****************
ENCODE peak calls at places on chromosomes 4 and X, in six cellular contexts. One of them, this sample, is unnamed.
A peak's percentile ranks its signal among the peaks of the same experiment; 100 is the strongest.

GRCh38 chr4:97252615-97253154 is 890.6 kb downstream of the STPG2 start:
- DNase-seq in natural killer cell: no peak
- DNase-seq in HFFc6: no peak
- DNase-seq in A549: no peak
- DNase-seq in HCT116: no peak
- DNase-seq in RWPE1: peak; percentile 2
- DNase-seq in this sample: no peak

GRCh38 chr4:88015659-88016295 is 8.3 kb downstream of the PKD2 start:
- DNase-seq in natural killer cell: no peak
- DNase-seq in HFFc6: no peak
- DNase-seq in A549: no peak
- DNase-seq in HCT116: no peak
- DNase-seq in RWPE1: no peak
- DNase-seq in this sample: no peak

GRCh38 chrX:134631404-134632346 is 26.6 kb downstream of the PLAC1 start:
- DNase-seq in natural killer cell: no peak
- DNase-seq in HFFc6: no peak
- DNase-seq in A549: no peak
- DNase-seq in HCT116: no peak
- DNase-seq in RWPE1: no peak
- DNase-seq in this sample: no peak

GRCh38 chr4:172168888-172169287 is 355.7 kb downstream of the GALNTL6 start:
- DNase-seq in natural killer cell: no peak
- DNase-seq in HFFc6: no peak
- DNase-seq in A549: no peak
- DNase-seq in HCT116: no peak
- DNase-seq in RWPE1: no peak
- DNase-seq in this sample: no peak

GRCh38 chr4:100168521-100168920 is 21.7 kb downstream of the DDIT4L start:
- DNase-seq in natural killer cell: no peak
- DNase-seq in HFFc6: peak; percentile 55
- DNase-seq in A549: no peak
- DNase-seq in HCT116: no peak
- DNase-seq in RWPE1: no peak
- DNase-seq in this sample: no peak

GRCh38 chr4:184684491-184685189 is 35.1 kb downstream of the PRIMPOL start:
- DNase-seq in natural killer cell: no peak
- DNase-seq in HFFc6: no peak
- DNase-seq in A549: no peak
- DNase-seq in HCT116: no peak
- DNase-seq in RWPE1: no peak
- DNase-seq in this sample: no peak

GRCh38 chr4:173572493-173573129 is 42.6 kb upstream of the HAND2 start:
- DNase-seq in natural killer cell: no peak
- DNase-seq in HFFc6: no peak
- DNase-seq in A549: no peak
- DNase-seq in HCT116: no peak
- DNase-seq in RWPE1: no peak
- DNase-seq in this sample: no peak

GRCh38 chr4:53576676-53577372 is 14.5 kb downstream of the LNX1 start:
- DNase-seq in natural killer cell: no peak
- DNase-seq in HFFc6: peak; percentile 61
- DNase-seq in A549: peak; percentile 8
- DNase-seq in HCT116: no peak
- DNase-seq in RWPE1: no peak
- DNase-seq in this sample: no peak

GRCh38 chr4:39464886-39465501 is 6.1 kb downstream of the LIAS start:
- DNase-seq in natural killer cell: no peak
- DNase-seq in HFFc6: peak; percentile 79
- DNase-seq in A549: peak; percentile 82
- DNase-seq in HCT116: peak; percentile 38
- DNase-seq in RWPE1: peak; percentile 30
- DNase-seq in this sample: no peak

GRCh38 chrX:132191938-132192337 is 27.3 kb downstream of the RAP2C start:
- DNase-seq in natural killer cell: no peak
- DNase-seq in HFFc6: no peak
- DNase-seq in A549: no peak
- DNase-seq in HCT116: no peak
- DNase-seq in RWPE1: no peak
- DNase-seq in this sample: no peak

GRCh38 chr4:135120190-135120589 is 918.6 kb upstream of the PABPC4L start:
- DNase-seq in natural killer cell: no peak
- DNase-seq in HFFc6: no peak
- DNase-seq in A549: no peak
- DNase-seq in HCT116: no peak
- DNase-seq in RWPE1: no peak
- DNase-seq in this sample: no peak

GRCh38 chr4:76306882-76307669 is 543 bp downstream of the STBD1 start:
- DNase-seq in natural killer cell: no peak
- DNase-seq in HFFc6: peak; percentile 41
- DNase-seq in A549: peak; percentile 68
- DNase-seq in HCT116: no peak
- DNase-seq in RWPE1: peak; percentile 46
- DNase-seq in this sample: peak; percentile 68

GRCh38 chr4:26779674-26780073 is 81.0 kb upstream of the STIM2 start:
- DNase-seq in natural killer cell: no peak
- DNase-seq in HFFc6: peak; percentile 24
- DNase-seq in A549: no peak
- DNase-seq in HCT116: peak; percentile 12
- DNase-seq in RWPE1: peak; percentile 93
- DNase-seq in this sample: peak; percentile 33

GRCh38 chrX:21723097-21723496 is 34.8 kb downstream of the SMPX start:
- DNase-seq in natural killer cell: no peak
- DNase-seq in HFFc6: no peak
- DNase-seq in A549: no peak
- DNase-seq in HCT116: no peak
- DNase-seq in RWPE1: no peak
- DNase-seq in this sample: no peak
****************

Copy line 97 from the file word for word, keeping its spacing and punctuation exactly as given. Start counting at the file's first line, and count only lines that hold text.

- DNase-seq in A549: no peak